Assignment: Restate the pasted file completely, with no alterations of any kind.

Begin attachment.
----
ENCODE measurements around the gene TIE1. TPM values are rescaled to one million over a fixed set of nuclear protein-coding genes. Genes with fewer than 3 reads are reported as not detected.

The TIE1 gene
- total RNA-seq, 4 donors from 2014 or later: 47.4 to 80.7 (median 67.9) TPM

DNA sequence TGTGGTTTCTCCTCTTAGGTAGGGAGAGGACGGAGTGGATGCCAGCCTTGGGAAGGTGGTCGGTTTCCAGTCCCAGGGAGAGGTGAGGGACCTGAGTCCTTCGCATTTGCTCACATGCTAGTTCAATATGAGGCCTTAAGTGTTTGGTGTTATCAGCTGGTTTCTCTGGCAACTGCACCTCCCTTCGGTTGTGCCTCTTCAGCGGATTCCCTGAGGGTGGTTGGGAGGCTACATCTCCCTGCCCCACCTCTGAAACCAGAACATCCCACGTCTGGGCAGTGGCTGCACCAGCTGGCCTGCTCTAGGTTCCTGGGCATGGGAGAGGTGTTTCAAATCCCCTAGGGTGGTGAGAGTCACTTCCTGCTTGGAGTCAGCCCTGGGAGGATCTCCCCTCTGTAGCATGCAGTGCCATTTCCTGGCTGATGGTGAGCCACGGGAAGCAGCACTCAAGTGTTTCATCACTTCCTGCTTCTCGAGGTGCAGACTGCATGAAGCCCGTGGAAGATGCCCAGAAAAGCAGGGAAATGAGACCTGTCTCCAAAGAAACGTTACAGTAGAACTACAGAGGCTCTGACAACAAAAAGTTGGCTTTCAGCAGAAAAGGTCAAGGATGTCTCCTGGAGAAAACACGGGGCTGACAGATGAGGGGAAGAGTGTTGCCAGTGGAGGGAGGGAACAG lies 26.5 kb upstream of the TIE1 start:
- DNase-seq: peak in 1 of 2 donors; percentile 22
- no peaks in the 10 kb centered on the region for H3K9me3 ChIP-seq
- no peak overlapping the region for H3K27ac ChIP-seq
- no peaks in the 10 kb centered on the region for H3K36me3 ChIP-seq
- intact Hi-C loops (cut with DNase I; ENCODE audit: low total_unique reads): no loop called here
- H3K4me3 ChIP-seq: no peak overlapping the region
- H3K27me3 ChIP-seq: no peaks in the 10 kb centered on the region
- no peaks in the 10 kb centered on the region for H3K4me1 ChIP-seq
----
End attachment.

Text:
ENCODE measurements around the gene TIE1. TPM values are rescaled to one million over a fixed set of nuclear protein-coding genes. Genes with fewer than 3 reads are reported as not detected.

The TIE1 gene
- total RNA-seq, 4 donors from 2014 or later: 47.4 to 80.7 (median 67.9) TPM

DNA sequence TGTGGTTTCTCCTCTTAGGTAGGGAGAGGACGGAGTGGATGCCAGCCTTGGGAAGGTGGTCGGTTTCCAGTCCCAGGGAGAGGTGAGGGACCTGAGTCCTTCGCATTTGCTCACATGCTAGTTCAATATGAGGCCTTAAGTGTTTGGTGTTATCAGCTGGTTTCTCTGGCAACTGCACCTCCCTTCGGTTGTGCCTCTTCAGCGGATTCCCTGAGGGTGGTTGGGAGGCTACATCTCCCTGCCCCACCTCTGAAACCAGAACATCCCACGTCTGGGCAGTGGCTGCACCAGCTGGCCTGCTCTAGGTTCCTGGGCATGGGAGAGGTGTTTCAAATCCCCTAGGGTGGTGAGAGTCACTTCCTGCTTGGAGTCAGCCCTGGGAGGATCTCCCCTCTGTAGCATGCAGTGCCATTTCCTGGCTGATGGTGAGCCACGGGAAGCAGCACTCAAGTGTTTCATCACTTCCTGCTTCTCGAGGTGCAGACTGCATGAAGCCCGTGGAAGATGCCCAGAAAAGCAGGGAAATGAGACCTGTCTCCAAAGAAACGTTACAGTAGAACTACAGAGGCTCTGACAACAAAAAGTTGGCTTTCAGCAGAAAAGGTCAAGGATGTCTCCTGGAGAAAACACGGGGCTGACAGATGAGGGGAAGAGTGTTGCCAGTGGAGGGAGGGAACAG lies 26.5 kb upstream of the TIE1 start:
- DNase-seq: peak in 1 of 2 donors; percentile 22
- no peaks in the 10 kb centered on the region for H3K9me3 ChIP-seq
- no peak overlapping the region for H3K27ac ChIP-seq
- no peaks in the 10 kb centered on the region for H3K36me3 ChIP-seq
- intact Hi-C loops (cut with DNase I; ENCODE audit: low total_unique reads): no loop called here
- H3K4me3 ChIP-seq: no peak overlapping the region
- H3K27me3 ChIP-seq: no peaks in the 10 kb centered on the region
- no peaks in the 10 kb centered on the region for H3K4me1 ChIP-seq